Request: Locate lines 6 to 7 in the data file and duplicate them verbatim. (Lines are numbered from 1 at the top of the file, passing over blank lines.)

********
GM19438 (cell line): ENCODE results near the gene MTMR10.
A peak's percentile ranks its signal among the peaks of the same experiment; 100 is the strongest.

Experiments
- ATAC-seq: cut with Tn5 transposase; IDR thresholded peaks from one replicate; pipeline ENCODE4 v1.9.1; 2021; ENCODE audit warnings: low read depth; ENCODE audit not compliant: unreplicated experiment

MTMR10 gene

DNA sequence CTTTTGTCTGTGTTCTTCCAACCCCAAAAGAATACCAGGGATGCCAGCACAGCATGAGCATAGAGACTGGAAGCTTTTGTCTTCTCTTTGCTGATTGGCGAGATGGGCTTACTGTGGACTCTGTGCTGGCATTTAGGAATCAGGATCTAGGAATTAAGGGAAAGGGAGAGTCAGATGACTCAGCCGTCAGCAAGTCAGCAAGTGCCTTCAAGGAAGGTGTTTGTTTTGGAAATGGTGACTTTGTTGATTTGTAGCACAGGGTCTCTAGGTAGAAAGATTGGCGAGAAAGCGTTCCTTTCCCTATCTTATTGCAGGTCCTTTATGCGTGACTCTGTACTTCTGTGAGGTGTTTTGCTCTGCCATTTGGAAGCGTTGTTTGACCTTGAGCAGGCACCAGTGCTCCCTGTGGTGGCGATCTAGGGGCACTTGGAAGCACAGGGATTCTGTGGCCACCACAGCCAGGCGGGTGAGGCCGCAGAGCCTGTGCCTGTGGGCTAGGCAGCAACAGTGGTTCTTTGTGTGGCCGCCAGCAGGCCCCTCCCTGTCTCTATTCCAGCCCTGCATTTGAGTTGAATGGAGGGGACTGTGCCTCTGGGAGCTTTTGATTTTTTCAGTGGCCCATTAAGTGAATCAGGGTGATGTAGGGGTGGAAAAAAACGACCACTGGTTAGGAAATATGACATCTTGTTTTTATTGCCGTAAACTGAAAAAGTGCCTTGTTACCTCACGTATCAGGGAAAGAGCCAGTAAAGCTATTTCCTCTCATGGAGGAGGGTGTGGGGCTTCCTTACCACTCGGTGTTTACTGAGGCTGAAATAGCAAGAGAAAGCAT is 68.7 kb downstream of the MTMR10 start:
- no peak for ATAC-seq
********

DNA sequence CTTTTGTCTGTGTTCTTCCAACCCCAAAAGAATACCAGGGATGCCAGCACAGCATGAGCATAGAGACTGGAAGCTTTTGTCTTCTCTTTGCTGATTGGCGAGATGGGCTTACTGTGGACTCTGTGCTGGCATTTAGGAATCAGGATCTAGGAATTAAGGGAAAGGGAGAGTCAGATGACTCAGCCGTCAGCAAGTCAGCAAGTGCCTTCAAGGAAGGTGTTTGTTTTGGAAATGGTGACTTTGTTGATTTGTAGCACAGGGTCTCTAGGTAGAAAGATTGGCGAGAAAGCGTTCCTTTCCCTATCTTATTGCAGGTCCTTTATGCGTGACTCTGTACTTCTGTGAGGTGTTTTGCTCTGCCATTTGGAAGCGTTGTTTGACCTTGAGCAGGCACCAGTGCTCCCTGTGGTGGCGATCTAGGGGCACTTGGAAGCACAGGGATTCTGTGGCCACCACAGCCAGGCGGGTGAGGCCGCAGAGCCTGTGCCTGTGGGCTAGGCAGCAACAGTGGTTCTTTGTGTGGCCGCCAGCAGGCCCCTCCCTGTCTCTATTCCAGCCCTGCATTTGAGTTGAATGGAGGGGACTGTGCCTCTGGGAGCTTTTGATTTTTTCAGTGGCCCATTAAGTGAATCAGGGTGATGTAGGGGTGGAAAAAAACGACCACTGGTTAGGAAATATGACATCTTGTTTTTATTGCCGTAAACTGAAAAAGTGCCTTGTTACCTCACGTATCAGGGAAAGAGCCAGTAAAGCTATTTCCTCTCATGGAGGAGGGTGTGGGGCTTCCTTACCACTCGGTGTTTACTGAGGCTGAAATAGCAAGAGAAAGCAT is 68.7 kb downstream of the MTMR10 start:
- no peak for ATAC-seq